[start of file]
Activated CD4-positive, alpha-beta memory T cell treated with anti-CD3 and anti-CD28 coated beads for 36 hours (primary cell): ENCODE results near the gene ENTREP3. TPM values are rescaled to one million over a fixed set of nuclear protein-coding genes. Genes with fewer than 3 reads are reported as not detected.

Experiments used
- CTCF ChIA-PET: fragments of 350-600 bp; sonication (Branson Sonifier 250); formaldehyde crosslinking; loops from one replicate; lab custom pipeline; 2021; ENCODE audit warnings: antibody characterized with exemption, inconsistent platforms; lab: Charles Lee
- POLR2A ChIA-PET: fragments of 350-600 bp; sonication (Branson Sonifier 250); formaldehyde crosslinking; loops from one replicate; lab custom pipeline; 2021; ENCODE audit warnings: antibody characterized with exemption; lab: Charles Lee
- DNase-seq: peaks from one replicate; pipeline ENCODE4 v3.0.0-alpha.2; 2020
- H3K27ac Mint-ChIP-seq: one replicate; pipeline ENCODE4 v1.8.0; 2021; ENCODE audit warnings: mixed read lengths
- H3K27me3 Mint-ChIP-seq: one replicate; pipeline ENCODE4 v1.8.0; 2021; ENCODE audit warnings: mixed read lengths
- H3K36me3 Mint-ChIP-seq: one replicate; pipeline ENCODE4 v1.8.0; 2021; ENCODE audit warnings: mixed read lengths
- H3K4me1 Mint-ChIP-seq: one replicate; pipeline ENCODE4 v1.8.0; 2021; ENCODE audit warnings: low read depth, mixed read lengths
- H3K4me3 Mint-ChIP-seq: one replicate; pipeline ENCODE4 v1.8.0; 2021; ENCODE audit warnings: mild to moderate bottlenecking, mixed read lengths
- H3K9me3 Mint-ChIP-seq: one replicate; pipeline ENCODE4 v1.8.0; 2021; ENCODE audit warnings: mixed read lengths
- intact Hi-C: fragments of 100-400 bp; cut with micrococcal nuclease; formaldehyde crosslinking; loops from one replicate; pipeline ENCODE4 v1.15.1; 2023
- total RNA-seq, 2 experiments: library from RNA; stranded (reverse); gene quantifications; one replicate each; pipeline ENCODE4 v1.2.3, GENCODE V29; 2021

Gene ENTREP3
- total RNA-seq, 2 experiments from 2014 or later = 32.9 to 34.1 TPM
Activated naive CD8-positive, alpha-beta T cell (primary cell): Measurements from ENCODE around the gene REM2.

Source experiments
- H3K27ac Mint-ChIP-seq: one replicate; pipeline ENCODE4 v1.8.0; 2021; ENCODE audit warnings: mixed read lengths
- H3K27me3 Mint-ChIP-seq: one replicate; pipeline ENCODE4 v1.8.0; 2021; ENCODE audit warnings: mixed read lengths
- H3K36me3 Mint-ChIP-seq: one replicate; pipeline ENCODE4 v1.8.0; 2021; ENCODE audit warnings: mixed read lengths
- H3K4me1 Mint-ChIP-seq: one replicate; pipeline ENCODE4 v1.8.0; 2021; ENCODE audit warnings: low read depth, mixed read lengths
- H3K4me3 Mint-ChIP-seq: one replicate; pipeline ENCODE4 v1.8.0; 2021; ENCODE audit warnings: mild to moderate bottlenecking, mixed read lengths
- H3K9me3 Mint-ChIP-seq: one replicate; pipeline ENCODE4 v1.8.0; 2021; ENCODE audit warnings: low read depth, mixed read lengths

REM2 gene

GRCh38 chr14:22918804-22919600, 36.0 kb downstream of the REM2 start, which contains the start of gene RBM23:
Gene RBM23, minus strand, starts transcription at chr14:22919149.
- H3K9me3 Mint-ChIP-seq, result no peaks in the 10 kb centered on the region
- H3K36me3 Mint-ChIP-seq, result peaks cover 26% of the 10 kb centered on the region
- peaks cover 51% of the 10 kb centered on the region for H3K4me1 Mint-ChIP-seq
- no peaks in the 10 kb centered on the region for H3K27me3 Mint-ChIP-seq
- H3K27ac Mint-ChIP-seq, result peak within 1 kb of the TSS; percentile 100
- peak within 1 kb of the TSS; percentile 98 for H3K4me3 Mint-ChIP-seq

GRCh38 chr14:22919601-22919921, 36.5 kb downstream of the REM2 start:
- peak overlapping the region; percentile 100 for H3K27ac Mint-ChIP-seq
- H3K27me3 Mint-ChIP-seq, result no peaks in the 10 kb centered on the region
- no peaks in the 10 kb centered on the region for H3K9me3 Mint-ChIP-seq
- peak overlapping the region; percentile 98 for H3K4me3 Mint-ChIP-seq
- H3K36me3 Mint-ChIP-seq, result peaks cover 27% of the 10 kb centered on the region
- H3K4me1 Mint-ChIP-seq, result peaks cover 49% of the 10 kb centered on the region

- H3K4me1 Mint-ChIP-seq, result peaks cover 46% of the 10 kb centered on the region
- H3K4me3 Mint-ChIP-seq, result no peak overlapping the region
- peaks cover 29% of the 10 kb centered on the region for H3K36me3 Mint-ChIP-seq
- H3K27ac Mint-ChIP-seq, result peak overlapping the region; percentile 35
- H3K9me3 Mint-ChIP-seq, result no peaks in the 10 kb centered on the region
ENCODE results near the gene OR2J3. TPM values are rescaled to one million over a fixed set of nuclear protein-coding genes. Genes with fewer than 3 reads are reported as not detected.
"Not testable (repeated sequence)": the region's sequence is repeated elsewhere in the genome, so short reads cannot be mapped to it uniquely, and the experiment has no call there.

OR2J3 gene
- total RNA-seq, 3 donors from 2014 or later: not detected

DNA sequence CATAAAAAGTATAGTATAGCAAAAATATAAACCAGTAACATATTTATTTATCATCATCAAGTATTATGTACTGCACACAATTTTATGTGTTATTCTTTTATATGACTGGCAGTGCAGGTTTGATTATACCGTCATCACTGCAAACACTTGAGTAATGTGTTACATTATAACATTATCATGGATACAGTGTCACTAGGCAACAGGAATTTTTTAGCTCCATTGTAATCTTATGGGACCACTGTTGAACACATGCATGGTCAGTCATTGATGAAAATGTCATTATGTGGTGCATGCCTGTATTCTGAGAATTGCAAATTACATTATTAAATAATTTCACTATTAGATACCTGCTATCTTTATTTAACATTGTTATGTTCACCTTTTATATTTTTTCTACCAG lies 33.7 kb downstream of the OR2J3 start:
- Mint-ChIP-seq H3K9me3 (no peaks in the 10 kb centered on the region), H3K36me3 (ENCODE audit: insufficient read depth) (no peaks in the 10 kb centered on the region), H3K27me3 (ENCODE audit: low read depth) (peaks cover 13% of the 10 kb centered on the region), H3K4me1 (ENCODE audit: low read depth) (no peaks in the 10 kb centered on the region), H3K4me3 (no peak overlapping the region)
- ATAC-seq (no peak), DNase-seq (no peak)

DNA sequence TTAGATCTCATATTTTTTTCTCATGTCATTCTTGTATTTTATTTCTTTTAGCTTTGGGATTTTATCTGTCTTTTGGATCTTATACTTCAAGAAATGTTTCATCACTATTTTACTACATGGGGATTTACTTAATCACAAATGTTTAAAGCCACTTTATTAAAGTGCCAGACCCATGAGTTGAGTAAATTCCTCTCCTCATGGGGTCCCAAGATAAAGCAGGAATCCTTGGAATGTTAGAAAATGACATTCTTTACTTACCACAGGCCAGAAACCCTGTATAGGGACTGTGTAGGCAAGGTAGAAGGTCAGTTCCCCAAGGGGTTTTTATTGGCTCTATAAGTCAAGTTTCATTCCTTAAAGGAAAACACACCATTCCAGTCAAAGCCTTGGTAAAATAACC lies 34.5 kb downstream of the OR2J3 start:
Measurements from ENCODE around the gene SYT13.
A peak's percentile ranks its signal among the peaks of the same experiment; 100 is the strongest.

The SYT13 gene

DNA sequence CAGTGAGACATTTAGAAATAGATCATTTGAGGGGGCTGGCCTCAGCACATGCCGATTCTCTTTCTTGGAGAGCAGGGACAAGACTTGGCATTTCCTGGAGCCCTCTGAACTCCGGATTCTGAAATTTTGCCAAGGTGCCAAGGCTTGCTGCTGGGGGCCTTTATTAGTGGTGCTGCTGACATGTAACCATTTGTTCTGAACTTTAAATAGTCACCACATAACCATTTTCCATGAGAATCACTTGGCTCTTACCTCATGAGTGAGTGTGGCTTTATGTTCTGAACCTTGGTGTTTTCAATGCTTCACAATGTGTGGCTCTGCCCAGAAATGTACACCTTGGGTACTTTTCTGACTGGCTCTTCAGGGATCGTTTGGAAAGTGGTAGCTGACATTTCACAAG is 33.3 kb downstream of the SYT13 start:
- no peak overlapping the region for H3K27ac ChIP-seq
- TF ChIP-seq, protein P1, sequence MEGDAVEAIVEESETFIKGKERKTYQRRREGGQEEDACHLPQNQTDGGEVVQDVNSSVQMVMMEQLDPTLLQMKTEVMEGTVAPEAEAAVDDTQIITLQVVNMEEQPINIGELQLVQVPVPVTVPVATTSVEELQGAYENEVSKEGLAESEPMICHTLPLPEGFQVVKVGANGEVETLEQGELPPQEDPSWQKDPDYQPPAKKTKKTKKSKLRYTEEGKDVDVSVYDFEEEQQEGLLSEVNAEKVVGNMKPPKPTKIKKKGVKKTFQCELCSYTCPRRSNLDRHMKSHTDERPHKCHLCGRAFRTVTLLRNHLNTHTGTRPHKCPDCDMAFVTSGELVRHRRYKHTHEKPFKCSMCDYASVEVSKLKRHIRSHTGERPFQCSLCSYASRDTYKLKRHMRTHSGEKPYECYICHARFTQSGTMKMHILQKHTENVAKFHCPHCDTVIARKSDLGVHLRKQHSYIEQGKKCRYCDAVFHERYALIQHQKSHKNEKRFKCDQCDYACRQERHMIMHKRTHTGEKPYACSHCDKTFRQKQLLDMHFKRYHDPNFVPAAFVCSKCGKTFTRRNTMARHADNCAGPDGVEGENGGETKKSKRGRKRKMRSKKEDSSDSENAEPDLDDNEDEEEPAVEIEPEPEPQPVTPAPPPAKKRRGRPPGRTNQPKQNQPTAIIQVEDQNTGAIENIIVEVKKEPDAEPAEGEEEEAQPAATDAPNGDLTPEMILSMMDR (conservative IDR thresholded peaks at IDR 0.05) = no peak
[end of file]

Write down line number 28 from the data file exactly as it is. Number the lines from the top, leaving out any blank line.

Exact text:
- H3K36me3 Mint-ChIP-seq, result peaks cover 26% of the 10 kb centered on the region